Starbucks pays corporation tax, promising the Exchequer £20m over two years

The company has now paid corporation tax for the first time in nearly five years

Coffee chain Starbucks announced that the company have paid corporation tax in the UK for the first time since 2008.

The chain has 650 outlets across the UK, but last year told MPs they had made a loss for 14 of the 15 years they operated in the UK, despite sales of £400m in 2012. 

The Exchequer has now received £5m, and Starbucks have committed to bringing this figure up to £20m over a two year period.

A Starbucks spokeswoman said: “Six months ago, we felt that our customers should not have to wait for us to become profitable before we started paying UK corporation tax.

”We listened to our customers in December and so decided to forgo certain deductions which would make us liable to pay £10million in corporation tax this year and a further £10 million in 2014.

“We have now paid £5m and will pay the remaining £5m later this year.

”We are also undertaking measures to make Starbucks profitable in the UK, such as relocating unprofitable stores to more cost effective locations, closing them where that is not possible and placing greater reliance on franchised and licensed stores.“

Politicians have continued to publicly increase mounting pressure over tax avoidance, and the group faced a sharp backlash from campaign groups such as UK Uncut who staged sit-ins across 40 store branches on busy trading days.

In a fiery showdown with the Commons' Public Accounts Committee last year Starbucks insisted it was “an extremely high taxpayer” globally and acted “to an ethical” as well as a legal standard, despite declaring losses on its UK operation.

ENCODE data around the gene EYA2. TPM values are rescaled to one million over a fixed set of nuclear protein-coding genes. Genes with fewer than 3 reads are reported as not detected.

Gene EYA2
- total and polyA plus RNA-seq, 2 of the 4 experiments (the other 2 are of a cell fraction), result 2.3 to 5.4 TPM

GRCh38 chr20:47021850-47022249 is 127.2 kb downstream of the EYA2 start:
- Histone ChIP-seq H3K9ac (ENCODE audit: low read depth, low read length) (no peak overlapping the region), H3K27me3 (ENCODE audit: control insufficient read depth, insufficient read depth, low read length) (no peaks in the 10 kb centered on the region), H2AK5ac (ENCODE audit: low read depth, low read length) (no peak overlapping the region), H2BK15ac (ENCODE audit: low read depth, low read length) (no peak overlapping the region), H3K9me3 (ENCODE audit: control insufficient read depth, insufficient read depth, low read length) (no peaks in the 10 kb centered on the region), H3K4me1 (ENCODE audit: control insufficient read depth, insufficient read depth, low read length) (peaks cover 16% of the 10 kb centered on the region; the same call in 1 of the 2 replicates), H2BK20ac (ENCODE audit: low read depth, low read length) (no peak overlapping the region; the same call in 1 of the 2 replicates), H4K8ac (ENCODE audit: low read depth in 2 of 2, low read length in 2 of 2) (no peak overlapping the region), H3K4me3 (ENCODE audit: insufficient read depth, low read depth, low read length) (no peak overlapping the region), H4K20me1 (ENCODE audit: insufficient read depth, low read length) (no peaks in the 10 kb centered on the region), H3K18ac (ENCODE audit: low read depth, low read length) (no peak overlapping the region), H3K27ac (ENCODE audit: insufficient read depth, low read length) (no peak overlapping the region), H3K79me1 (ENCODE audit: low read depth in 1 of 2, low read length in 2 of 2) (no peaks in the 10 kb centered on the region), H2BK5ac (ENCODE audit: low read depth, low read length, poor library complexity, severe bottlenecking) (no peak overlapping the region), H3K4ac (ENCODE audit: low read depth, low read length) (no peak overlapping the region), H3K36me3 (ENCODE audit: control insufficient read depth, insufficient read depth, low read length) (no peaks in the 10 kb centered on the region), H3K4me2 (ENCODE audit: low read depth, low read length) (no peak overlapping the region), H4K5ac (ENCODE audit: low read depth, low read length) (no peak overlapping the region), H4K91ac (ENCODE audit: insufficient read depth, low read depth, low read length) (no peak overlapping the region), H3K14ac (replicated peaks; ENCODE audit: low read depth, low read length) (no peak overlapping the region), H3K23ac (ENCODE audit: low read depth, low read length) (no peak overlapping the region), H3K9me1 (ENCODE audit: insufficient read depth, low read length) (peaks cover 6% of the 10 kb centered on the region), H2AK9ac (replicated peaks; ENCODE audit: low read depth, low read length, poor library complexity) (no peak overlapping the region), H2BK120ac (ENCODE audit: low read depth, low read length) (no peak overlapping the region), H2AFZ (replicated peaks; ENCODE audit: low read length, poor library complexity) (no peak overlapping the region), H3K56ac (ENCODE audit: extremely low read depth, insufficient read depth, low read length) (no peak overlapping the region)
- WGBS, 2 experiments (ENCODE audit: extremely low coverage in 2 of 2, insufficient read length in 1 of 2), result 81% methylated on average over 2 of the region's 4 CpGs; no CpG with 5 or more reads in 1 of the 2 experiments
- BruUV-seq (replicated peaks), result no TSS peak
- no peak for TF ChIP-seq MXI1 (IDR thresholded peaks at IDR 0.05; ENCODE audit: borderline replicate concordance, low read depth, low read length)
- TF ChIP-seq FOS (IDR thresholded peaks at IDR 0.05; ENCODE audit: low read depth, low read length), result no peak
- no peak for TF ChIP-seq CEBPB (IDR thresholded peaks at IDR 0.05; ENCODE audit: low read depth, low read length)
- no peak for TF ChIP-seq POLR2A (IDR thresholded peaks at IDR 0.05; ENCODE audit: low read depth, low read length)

Its global chief financial officer Troy Alstead remained resolute that the company “do not manipulate anything, anywhere”, blaming an over-aggressive entry to the UK market which had left it with expensive, non-profitable properties.

”It is fundamentally true, everything we are saying and everything we have said historically”, he said, telling the committee it remained committed to making profits in Britain.

He conceded that a tax deal struck with the Dutch authorities was “an attractive reason“ for basing the coffee company's operations there.

A chunk of UK branch profits - 6 per cent reduced to 4.7 per cent in what one MP called a ”cosmetic“ deal with HMRC - is transferred there as a dividend, meaning there is no profit to declare.

It also charges a 20 per cent mark-up on coffee which it buys via Switzerland and pays 12 per cent tax.

”Respectfully, I can assure you there is no tax avoidance here”, he told MPs.

”We have a global tax rate of 33 per cent around the world. Our tax rate outside the US is 21 per cent. That is higher than most multinationals' global rate. We are an extremely high tax payer.”

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